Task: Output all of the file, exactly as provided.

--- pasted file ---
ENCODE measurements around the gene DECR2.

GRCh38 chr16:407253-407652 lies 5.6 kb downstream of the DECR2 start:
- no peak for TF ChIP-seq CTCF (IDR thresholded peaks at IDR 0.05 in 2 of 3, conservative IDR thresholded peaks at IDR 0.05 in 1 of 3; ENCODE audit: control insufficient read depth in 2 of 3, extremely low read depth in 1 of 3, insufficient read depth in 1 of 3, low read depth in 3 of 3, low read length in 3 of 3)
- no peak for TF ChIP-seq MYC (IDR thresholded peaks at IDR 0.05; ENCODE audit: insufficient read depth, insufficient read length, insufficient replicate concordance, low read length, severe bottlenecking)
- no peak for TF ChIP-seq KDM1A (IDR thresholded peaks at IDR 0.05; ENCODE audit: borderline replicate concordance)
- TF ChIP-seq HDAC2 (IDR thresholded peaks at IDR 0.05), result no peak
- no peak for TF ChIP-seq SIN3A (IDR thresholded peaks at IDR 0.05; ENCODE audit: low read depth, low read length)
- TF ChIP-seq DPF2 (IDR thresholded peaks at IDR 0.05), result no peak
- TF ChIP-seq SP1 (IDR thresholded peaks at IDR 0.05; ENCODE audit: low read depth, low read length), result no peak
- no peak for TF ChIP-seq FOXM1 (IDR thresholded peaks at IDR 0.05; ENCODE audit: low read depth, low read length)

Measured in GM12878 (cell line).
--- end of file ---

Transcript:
ENCODE measurements around the gene DECR2.

GRCh38 chr16:407253-407652 lies 5.6 kb downstream of the DECR2 start:
- no peak for TF ChIP-seq CTCF (IDR thresholded peaks at IDR 0.05 in 2 of 3, conservative IDR thresholded peaks at IDR 0.05 in 1 of 3; ENCODE audit: control insufficient read depth in 2 of 3, extremely low read depth in 1 of 3, insufficient read depth in 1 of 3, low read depth in 3 of 3, low read length in 3 of 3)
- no peak for TF ChIP-seq MYC (IDR thresholded peaks at IDR 0.05; ENCODE audit: insufficient read depth, insufficient read length, insufficient replicate concordance, low read length, severe bottlenecking)
- no peak for TF ChIP-seq KDM1A (IDR thresholded peaks at IDR 0.05; ENCODE audit: borderline replicate concordance)
- TF ChIP-seq HDAC2 (IDR thresholded peaks at IDR 0.05), result no peak
- no peak for TF ChIP-seq SIN3A (IDR thresholded peaks at IDR 0.05; ENCODE audit: low read depth, low read length)
- TF ChIP-seq DPF2 (IDR thresholded peaks at IDR 0.05), result no peak
- TF ChIP-seq SP1 (IDR thresholded peaks at IDR 0.05; ENCODE audit: low read depth, low read length), result no peak
- no peak for TF ChIP-seq FOXM1 (IDR thresholded peaks at IDR 0.05; ENCODE audit: low read depth, low read length)

Measured in GM12878 (cell line).